It took 12 years, but John O’Hara finally beat District Attorney Charles Hynes.
In a scathing criticism of the longtime DA, a state judicial committee said last week that O’Hara, the only man ever convicted in New York for voting in the wrong election district, was the victim of an unjustified, politically motivated prosecution because of his support for Hynes opponents a decade ago.
“The committee has grave doubts that Mr. O’Hara did anything that justified his criminal prosecution,” said the final report by the 25-member Committee on Character and Fitness, whose finding was unanimously approved by the state Supreme Court’s Appellate Division, which reinstated O’Hara as a lawyer on Oct. 6.
“Mr. O’Hara, accurately it appears, claims that the [Hynes’s political] machine went gunning for him and pounced on his change of residency calling it election fraud.”
O’Hara, who lives in Sunset Park, was delighted to be reinstated to a profession that he has not be able to practice since 1997, when Hynes began his assault.
“Starting over at 48 feels great,” a boisterous O’Hara said as he picked up the official paperwork on Tuesday. “Great, great, it feels great.”
The reinstatement ends one of the most bizarre legal sagas in state history.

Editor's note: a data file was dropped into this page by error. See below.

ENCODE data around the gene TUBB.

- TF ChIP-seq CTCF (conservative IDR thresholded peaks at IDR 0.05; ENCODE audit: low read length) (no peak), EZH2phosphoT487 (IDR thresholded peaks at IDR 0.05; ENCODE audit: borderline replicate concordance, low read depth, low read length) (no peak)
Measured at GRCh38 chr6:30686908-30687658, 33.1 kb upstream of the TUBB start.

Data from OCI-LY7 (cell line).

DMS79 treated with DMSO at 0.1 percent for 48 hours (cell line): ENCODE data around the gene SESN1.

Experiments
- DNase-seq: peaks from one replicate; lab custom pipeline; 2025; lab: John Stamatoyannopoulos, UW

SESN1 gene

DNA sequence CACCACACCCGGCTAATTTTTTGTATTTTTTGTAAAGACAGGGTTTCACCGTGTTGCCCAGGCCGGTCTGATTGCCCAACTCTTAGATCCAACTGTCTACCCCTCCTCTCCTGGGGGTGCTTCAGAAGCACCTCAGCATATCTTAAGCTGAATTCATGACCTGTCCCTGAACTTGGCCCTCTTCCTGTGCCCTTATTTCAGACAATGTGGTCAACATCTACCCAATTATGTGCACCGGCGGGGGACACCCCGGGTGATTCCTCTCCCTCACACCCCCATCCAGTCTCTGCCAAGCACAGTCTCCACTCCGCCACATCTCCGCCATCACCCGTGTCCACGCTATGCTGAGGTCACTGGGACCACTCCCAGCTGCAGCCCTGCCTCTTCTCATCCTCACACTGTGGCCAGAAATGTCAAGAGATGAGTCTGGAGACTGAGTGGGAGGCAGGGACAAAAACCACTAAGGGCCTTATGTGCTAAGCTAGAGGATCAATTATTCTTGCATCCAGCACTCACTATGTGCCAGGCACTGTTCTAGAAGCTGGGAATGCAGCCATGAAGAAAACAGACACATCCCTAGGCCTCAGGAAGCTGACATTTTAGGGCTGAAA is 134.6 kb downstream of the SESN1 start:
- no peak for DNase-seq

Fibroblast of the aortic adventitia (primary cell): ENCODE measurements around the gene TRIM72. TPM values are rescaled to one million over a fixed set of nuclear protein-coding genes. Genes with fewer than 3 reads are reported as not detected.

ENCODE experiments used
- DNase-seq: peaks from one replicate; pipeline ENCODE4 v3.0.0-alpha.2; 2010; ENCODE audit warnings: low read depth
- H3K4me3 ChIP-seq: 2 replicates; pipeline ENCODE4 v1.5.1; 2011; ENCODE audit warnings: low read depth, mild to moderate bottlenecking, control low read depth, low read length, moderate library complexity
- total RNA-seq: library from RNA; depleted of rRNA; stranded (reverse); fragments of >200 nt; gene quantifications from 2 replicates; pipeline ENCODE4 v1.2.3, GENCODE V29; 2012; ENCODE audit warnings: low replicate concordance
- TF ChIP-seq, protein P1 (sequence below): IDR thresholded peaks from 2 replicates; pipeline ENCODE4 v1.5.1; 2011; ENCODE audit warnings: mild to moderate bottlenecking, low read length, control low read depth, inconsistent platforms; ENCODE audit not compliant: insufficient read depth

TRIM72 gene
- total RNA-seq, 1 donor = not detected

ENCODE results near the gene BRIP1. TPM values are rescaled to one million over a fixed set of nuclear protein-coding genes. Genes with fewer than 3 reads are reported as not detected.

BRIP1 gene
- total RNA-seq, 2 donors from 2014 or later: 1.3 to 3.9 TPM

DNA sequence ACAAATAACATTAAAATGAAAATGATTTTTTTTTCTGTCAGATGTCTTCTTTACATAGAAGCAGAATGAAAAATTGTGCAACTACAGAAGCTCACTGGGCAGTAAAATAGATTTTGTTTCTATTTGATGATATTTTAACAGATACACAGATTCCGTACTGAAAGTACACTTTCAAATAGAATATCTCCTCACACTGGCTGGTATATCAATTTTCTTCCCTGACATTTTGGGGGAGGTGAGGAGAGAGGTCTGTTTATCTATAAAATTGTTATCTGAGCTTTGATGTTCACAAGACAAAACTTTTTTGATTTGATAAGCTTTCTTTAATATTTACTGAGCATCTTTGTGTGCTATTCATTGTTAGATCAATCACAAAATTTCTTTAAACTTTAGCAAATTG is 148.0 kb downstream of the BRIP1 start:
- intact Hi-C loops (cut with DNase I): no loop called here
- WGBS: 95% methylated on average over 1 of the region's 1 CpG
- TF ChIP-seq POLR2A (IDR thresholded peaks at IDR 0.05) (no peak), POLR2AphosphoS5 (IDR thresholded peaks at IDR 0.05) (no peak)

In 1997, Hynes prosecuted O’Hara for voting in a then-girlfriend’s election district. O’Hara believes he was targeted by Hynes because he had run five times against Hynes allies — twice for City Council, three times for Assembly — in the early 1990s. And he had also backed candidates who took on Hynes directly.
The conviction was legitimate — O’Hara freely admits that in 1992 and 1993 he did indeed vote in his girlfriend’s district — making him the only person besides suffragette Susan B. Anthony to be convicted of the obscure fraud charge. He was disbarred, paid a $20,000 fine and did 1,500 hours of community service.
Despite the Appellate Division’s ruling, that conviction stands — and Hynes’s spokesman Jerry Schmetterer was quick to point that out on Tuesday.
“The court upheld his conviction,” Schmetterer said. “We believe it, the court believes it, and the federal court believes it. He’s a felon and that’s the fact.”
But O’Hara’s lawyer Ezra Glaser called O’Hara’s reinstatement “a final indication of an outrageous prosecution, a political persecution.”
“It never should have happened and the committee agreed.”
This may not be the last anyone hears of the curious case of John O’Hara. Last year, writer Christopher Ketchum and director Nick Cassavetes were boasting that they would bring the story to the big screen — with O’Hara’s friend Chris Noth (Mr. Big from “Sex & the City”) considering taking the role of Hynes.
Hynes, who has been district attorney since 1990, is running unopposed in next month’s election.